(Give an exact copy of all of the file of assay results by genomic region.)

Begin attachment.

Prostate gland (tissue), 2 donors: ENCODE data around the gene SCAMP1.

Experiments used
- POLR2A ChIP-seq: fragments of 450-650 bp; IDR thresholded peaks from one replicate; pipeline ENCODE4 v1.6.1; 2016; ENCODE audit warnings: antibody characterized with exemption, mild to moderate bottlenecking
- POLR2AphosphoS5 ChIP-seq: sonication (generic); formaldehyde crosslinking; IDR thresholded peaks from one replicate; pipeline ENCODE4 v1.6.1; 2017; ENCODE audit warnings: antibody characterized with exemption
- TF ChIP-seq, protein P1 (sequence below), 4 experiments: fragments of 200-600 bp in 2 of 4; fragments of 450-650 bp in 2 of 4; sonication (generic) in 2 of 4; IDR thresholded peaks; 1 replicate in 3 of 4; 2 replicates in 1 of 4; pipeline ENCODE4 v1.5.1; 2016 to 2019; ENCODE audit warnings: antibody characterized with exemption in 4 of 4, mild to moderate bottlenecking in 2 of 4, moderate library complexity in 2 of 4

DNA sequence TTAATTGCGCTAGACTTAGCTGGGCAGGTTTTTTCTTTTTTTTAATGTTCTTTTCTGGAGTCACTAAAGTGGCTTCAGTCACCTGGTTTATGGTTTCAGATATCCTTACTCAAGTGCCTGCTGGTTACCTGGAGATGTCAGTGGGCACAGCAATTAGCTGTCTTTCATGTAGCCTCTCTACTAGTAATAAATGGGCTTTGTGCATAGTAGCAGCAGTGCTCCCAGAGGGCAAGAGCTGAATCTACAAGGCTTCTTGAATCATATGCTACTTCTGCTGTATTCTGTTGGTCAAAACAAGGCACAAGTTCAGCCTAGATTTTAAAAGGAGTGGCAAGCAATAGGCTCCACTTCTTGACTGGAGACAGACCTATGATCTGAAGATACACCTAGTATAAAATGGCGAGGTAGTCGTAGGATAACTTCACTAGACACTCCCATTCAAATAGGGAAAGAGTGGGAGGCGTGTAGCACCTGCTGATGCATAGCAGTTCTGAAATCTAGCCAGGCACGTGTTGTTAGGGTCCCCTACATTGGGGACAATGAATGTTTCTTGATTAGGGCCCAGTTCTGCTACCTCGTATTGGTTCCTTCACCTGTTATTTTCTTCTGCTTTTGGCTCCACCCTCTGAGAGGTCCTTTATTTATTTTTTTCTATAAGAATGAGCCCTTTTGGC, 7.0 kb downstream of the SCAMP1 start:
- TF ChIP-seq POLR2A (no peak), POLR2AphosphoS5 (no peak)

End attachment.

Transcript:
Prostate gland (tissue), 2 donors: ENCODE data around the gene SCAMP1.

Experiments used
- POLR2A ChIP-seq: fragments of 450-650 bp; IDR thresholded peaks from one replicate; pipeline ENCODE4 v1.6.1; 2016; ENCODE audit warnings: antibody characterized with exemption, mild to moderate bottlenecking
- POLR2AphosphoS5 ChIP-seq: sonication (generic); formaldehyde crosslinking; IDR thresholded peaks from one replicate; pipeline ENCODE4 v1.6.1; 2017; ENCODE audit warnings: antibody characterized with exemption
- TF ChIP-seq, protein P1 (sequence below), 4 experiments: fragments of 200-600 bp in 2 of 4; fragments of 450-650 bp in 2 of 4; sonication (generic) in 2 of 4; IDR thresholded peaks; 1 replicate in 3 of 4; 2 replicates in 1 of 4; pipeline ENCODE4 v1.5.1; 2016 to 2019; ENCODE audit warnings: antibody characterized with exemption in 4 of 4, mild to moderate bottlenecking in 2 of 4, moderate library complexity in 2 of 4

DNA sequence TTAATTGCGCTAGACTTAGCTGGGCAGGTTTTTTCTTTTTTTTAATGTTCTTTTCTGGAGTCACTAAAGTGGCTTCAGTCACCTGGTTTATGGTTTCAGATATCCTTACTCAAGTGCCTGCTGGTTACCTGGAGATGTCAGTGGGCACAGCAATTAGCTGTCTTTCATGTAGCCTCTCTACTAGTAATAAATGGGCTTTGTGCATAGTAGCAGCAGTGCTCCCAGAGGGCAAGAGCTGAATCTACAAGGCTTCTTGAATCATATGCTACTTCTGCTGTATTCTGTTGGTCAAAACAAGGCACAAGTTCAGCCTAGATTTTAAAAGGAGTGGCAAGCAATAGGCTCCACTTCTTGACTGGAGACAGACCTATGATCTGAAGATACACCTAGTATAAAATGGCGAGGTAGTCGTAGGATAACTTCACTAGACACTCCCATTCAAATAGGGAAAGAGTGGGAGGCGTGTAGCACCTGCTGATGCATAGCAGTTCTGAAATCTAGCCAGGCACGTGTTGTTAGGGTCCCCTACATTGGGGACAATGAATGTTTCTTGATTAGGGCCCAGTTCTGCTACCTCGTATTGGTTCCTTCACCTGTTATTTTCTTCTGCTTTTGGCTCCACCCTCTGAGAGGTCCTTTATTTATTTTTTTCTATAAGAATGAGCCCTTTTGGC, 7.0 kb downstream of the SCAMP1 start:
- TF ChIP-seq POLR2A (no peak), POLR2AphosphoS5 (no peak)